Does this preventive strategy make sense in this day and age?
The “One Law” of Traditional Chinese Medicine, is “The universe is energy, and the laws it obeys.” This was written down between 2500 and 4500 years ago, and this is what Albert Einstein told us around 100 years ago with his Relativity Theory. It is the working basis for modern physics and all current sciences.
The Chinese ancients noticed that there was a difference between the energy of living things (“Ch’i”) and other forms of energy. They described an orderly flow of this life energy around and through living organisms and they identified twenty major pathways, or “meridians”, through which the Chi normally flows. These major channels, like the major blood vessels, branch and rebranch and ultimately supply every cell with vitality. We can find and measure these channels electronically.
Ch’I, or Vital Energy: Concept or Reality?
The term “vital energy” or “life energy” has historically been treated with disdain by allopathic medicine. Systems of medicine that are based on a belief in vital energy (virtually ALL other systems of medicine) are derided as “vitalistic,” which is considered unscientific. Someday, I hope someone will explain this to me, since it is very clear that without “life energy” there is no real need for medicine of any sort.
As a former Emergency Room physician who has been present at many deaths, I can assure you that there is a huge difference between the living and the non-living and I do not need a double-blind study to prove that. The difference is life itself, what we call “Ch’i” in Chinese medicine. It is a mystery, but it is different than all other known forms of energy in that it reproduces itself and it repairs itself.
So What Does Ch’i have to do with health?
To be healthy, we need to have enough energy and it needs to be able to flow to all parts of the body, in the same way that the blood needs to reach every cell. There are basically only two things that can go wrong, either we become deficient in energy, or the circulation develops blockages.
If we become deficient in energy, the goal is to build the energy supply through nutrition, herbs, exercise and good stress management (poor stress management fritters energy away.) If energy is blocked in certain areas of the body, creating pain and/or dysfunction, we aim to relieve the blockage through stimulating appropriate acupuncture points, massage, bodywork, and sometimes emotional work.
Reimbursement and Prevention
In ancient China, people would pay their doctors when they were well, and if patients fell ill, the doctors would take them into their homes and treat them for free until they were better. So the doctors had a huge incentive to attend carefully to the health habits of their patients. They encouraged them to live “in harmony with the seasons,” conserving and expending energy in proportion to the energy available. In fact, this was believed to be the only way to actually cure an illness, or to achieve good health and longevity.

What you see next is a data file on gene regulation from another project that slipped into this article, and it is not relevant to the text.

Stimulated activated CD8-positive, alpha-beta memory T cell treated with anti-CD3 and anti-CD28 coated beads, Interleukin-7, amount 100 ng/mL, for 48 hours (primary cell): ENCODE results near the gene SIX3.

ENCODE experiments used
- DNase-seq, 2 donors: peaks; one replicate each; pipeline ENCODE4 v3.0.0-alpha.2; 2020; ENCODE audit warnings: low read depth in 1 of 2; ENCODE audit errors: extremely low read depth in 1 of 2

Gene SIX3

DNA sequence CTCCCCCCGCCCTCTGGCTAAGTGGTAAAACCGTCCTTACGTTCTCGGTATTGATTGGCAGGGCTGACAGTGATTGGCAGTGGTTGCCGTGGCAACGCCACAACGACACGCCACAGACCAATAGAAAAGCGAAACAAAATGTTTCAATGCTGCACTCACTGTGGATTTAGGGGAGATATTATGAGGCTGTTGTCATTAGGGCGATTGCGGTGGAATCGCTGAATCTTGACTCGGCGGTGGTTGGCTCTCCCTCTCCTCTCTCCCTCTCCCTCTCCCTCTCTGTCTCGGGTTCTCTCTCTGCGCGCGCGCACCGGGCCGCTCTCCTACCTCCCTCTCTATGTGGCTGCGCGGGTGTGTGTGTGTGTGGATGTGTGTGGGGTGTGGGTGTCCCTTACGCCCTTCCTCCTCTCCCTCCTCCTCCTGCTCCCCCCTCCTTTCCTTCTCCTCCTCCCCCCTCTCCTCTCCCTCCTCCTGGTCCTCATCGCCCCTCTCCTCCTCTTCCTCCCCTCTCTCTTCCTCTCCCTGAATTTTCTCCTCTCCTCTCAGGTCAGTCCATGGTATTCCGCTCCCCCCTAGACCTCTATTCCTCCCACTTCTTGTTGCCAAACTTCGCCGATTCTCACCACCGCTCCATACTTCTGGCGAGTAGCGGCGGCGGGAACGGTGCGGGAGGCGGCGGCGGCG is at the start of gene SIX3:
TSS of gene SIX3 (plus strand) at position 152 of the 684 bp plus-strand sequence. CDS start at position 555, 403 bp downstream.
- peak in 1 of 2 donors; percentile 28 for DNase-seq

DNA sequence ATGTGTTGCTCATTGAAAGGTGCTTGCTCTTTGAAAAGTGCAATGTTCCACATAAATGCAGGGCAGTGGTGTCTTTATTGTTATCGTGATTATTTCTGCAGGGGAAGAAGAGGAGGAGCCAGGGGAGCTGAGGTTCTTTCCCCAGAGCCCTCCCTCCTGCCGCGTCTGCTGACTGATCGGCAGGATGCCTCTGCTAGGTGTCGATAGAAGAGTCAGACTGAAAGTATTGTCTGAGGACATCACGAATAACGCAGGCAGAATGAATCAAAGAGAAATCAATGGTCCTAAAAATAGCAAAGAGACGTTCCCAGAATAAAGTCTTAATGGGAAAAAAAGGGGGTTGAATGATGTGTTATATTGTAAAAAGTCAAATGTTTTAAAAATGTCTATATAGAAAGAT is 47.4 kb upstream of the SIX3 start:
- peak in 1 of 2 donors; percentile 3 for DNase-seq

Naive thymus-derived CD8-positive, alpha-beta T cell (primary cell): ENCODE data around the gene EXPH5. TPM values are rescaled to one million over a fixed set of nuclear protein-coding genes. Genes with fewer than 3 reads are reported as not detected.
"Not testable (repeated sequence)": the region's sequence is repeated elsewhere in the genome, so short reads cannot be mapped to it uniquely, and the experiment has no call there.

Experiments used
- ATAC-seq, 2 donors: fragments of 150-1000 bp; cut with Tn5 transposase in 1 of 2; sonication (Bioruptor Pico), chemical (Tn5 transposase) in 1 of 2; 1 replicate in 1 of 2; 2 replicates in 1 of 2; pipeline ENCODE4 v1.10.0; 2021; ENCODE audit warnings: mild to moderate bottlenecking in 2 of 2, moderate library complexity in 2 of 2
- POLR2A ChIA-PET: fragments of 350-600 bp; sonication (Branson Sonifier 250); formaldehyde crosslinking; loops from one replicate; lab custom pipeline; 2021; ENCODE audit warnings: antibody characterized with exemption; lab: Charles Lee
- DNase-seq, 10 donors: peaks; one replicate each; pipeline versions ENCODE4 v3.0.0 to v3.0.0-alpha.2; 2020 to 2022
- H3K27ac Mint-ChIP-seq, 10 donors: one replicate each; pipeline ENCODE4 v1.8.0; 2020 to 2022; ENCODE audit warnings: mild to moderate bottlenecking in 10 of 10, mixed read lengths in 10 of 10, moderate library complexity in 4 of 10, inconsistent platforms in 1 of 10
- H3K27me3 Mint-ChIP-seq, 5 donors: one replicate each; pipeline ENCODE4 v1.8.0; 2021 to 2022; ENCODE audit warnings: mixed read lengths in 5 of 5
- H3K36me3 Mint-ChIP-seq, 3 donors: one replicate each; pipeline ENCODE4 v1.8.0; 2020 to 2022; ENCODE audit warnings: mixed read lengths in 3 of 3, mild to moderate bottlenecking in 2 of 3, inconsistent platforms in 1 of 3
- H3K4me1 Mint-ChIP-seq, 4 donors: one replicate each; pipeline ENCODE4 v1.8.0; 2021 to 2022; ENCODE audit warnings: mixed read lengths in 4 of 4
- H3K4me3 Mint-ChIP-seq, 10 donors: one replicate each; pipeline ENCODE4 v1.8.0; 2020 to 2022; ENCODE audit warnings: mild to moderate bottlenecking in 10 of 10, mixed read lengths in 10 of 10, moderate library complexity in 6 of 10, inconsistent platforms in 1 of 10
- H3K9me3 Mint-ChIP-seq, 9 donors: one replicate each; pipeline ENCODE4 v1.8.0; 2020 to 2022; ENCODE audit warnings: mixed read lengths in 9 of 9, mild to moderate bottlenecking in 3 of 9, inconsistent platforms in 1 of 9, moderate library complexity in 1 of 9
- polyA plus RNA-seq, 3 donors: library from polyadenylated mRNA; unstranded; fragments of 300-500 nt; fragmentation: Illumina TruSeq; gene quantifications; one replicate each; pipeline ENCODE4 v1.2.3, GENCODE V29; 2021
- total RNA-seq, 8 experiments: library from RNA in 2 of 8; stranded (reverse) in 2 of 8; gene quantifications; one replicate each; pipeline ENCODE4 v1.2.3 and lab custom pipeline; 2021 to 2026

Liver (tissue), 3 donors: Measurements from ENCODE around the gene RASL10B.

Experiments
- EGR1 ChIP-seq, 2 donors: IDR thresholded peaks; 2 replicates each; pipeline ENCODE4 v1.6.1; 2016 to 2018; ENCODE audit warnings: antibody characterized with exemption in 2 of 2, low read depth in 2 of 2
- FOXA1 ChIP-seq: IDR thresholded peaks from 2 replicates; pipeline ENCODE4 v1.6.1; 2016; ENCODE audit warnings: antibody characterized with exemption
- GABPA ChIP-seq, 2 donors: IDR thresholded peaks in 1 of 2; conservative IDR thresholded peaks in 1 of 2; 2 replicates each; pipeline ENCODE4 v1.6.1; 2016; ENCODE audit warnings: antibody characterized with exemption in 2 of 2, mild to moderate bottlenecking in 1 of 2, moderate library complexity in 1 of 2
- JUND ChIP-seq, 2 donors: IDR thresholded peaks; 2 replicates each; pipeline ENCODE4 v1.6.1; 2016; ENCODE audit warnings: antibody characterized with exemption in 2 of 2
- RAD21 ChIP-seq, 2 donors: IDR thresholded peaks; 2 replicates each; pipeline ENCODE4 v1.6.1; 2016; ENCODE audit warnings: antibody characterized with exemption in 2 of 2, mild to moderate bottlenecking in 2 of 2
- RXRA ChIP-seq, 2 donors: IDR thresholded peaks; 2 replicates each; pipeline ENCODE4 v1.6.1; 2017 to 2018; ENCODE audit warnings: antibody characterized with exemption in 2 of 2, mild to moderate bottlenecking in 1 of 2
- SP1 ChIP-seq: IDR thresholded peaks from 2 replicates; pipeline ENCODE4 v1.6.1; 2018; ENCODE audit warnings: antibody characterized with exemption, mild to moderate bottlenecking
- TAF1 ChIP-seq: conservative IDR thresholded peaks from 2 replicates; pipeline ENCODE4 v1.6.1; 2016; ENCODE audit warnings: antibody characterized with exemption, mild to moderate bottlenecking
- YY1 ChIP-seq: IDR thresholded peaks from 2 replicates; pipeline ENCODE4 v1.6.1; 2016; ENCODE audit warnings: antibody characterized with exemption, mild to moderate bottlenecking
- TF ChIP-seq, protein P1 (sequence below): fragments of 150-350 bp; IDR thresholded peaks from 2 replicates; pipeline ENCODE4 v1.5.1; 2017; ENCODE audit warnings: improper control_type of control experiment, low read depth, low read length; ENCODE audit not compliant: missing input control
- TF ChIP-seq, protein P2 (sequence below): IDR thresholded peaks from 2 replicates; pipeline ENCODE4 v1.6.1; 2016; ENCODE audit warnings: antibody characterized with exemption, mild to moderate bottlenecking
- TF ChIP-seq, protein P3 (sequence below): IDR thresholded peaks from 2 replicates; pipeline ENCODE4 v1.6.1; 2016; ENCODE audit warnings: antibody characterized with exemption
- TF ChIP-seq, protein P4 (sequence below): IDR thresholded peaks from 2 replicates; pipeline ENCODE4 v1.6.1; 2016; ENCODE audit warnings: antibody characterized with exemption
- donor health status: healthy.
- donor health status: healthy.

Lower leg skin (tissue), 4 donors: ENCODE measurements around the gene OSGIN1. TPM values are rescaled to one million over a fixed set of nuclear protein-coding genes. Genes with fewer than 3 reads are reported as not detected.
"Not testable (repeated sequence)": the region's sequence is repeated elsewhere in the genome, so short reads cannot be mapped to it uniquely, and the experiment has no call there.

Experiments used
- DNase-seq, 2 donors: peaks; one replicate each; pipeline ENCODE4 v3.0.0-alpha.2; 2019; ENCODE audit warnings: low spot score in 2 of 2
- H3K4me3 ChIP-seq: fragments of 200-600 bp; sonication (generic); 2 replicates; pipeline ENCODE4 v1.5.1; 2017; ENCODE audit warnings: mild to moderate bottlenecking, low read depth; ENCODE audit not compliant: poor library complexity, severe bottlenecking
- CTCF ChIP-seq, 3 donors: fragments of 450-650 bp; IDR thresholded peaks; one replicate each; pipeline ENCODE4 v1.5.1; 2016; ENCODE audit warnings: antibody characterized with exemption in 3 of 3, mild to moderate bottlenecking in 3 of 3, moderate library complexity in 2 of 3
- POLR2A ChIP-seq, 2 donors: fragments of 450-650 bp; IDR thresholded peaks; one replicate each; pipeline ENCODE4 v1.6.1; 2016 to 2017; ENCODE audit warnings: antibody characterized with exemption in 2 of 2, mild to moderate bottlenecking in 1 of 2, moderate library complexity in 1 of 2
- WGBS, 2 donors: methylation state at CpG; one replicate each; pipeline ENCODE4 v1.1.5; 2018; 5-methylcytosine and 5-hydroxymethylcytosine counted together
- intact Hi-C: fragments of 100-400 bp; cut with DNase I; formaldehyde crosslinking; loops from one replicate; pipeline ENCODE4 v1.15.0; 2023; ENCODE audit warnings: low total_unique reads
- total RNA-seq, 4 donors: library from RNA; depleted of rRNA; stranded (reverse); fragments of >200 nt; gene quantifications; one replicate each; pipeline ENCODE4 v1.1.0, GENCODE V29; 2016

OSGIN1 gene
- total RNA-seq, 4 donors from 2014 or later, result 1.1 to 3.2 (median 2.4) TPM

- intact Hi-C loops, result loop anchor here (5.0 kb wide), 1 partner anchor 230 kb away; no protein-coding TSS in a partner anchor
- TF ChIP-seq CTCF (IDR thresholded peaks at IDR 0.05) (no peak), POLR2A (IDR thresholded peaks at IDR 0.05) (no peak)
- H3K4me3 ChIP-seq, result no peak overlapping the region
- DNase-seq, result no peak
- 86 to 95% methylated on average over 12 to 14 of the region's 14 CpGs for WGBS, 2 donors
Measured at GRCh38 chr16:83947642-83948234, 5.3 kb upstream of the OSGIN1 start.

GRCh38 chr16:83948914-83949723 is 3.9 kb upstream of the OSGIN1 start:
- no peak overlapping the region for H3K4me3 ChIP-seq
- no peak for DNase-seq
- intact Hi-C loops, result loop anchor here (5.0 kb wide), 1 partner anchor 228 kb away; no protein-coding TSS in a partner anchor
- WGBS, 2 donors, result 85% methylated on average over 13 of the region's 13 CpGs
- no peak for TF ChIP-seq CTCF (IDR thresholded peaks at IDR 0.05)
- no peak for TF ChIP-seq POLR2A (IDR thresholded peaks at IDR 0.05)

When people were well, the doctor examined them quarterly, updating their health status, examining the face for subtle colors, listening to the pitch of the voice, checking their pulses and assessing the amount, flow, and balance of Ch’i. They believed that they could both detect and correct minor imbalances at those times and prevent them from becoming major imbalances that eventually precipitated illness or disease.
The oldest medical textbook on earth, the “Yellow Emperor’s Classic of Internal Medicine,” says that “to treat a disease when it is already manifest is like beginning to dig a well when you are already dying of thirst.” Considering how many people with long-established illness we have been able to help, I think that’s a bit of an exaggeration, but you get the idea.
Does This Make Any Rational Sense?
It isn’t possible to say, scientifically, whether we can prevent illness this way, and the research that might inform us is unlikely to be done. A study would have to follow thousands, if not tens of thousands of people for 40-50 years, a project that would cost billions of dollars and there would be no profitable product to sell at the end of it. Perhaps the NIH will include this data in a large prevention project someday but it won’t be finished in most of our lifetimes.
The concept certainly makes some sense, though. There are spikes in many different types of illness – from colds and flus to heart attacks and ulcers – at both the equinoxes and solstices, apparently induced by stressful responses to the shifts that occur at these times.
Modern research has shown, both in animals and humans, that acupuncture reduces the toll of stress responses in the body and mind.
In Marin, we are lucky in that we tend to eat well, and enjoy outdoor activities. Not many people smoke. That makes stress our major health risk factor, and managing stress well is a key to not only a healthier, but more enjoyable life.
What Does This Mean to You?
If you have found that acupuncture has helped you before, you are a good candidate for preventive maintenance as part of your wellness program. You already know that your body responds well to acupuncture, and that it tends to create a state of both relaxation and alertness.
A visit at the change of the season can let us assess and balance your system with the goal of enhancing wellness and preventing illness. Many of my patients who live with high levels of stress come for preventive treatments once every 4-6 weeks and find that they sleep better, have less tension and more energy.
It’s something to think about, and I’d be happy to discuss what a reasonable health maintenance program might look like for you. Just call or email me anytime.
All best to you, and may you learn to live in harmony with the seasons of the year and of your life.